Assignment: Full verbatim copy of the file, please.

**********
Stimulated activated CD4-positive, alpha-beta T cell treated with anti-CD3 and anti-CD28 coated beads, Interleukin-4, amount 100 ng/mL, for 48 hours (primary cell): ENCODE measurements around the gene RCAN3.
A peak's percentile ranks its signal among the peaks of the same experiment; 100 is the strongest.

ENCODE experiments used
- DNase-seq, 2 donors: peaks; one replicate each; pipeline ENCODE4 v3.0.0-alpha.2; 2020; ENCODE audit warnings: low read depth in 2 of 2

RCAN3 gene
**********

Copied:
Stimulated activated CD4-positive, alpha-beta T cell treated with anti-CD3 and anti-CD28 coated beads, Interleukin-4, amount 100 ng/mL, for 48 hours (primary cell): ENCODE measurements around the gene RCAN3.
A peak's percentile ranks its signal among the peaks of the same experiment; 100 is the strongest.

ENCODE experiments used
- DNase-seq, 2 donors: peaks; one replicate each; pipeline ENCODE4 v3.0.0-alpha.2; 2020; ENCODE audit warnings: low read depth in 2 of 2

RCAN3 gene